Brock grad discovers success a world away

When Kurt de Vries began his university career at Brock in 1995, he had no idea of the long journey he was about to embark on.
de Vries, 36, is currently a business development consultant with a focus on the Korean market and conglomerates based in the Niagara Region, which may seem to be the typical success story. If you are expecting a tale of a young man who suffered through the trials of post-secondary education to then land a lucrative government position and live happily ever after – you would be mistaken.
“I enrolled here in 1995, and I came from a local high school, Notre Dame in Welland. There were three choices: U of T, Western and Brock. I got into all of them.”
de Vries’ journey began in his second year when an unexpected visitor arrived.
“In second year I was sitting in a History class and somebody from John Kaethler’s international office came in and mentioned something about exchange programs overseas, and I was very interested in that,” he said. “It kind of gave me something to shoot for. I was doing okay in school, but I didn’t really have an end game or an exit strategy.”
As there were strict stipulations to be able to qualify for the exchange program such as keeping up a high average, de Vries buckled down and worked hard.
“I decided to try to be that model student. I shot for the Keele [University] exchange and I got it,” said de Vries. “My third year was spent overseas in the UK. That opened my whole world.”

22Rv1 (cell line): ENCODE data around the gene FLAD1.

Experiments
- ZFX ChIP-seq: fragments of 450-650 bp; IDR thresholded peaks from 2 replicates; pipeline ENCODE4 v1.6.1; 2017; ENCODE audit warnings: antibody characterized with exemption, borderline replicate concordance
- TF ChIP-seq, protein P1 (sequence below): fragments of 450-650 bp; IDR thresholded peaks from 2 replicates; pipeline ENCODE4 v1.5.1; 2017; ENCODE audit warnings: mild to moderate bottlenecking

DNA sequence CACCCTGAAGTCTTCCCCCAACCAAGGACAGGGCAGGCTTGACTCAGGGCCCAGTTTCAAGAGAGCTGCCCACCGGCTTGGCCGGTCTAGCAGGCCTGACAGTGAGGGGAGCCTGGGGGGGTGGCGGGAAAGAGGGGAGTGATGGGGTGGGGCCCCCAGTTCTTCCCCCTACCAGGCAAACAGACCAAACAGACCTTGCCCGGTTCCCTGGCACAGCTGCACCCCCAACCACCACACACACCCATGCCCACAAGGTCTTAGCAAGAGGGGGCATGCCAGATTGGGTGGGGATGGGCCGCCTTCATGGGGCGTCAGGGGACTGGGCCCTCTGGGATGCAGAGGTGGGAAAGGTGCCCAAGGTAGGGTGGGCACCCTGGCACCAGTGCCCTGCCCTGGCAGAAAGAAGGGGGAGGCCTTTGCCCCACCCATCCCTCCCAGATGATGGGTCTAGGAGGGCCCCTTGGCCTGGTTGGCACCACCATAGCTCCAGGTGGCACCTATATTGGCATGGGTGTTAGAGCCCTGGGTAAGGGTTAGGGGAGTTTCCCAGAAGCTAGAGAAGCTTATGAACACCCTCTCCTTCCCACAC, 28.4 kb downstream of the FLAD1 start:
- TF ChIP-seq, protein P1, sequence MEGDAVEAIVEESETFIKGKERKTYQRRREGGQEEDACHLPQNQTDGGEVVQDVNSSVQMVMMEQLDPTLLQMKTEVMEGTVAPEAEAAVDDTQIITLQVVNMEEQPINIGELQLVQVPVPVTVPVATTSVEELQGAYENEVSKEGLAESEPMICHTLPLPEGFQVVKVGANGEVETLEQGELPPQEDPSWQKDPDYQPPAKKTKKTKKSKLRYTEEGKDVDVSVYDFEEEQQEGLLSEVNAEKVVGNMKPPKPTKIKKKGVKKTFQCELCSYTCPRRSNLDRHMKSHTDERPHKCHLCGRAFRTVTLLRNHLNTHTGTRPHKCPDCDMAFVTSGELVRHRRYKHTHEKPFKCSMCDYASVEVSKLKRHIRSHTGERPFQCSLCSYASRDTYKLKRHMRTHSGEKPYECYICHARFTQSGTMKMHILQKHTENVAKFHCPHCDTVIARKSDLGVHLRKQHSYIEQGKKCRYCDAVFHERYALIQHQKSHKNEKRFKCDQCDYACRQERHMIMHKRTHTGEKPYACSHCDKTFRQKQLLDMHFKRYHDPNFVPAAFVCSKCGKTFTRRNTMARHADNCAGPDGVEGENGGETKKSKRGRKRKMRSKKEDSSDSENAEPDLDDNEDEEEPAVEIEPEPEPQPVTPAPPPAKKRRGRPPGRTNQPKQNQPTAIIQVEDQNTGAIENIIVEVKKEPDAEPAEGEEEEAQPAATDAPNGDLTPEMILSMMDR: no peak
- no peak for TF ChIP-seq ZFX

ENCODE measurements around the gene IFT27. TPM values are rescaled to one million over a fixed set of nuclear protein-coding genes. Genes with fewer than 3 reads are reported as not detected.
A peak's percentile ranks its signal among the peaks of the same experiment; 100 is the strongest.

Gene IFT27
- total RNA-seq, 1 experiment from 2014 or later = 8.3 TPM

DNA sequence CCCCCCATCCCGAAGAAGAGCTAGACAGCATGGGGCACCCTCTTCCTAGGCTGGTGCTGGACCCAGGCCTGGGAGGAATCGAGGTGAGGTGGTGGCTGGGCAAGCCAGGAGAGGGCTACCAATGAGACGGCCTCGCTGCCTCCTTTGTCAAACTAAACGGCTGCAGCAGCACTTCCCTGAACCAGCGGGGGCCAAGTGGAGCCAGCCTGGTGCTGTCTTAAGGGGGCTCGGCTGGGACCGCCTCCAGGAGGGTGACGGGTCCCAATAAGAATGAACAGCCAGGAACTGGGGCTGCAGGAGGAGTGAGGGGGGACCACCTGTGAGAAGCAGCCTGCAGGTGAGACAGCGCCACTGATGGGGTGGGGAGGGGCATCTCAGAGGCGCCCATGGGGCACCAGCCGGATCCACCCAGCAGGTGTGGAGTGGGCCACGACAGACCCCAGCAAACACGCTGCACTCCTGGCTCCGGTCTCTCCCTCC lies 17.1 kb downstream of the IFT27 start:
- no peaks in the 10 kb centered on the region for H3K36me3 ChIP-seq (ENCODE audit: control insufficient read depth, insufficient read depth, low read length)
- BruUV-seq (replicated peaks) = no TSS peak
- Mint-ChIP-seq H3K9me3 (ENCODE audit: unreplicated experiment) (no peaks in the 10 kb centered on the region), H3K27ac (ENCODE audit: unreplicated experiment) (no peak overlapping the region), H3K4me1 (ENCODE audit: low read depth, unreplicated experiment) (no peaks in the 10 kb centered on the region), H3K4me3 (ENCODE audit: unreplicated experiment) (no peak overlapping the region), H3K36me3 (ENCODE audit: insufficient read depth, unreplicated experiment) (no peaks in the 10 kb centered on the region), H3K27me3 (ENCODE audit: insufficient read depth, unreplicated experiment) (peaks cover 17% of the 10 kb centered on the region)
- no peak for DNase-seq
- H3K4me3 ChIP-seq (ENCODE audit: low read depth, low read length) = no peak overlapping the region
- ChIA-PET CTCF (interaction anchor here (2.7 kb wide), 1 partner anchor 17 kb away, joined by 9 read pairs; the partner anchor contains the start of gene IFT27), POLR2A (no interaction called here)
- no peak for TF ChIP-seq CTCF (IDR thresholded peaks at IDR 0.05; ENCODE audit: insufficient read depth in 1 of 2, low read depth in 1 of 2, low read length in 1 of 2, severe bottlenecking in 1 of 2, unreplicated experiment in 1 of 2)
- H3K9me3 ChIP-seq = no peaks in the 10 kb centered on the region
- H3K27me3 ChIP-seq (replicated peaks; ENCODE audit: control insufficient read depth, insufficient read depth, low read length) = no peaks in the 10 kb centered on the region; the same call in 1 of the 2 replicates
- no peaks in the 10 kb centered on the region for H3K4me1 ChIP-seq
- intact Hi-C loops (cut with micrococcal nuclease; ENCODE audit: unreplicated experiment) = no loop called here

The positive experience de Vries had in England was a gateway to further travel, and in 2000 he decided the next location was to be South Korea.
“I went over [to South Korea] and was hired as an ESL teacher in a hakwan, which was a small, private institute,” he said. “In Korea, the country is full of these academic-based types of programs. When I went there, I was totally misled. I thought it would be gated like Ridley College; but it was in this tall building on the fifth floor, so I had a totally different impression.”
de Vries said that he did not have the intention to stay any longer than a year. He had his sights on a graduate program and there were some scholarships available that he was interested in, but that all changed after a fateful meeting in 2001.
“I met some guys out there that had stayed from the Asian financial crisis of 1997, and they stayed throughout the four years. I met those guys in 2001, and they had done very well for themselves,” he said. “They were in their late twenties and had done financially well. First, they started out as teachers. Some of them found themselves working for corporations and law firms, some kept teaching, some became bar owners and restaurant owners – regardless, very successful. I was so surprised.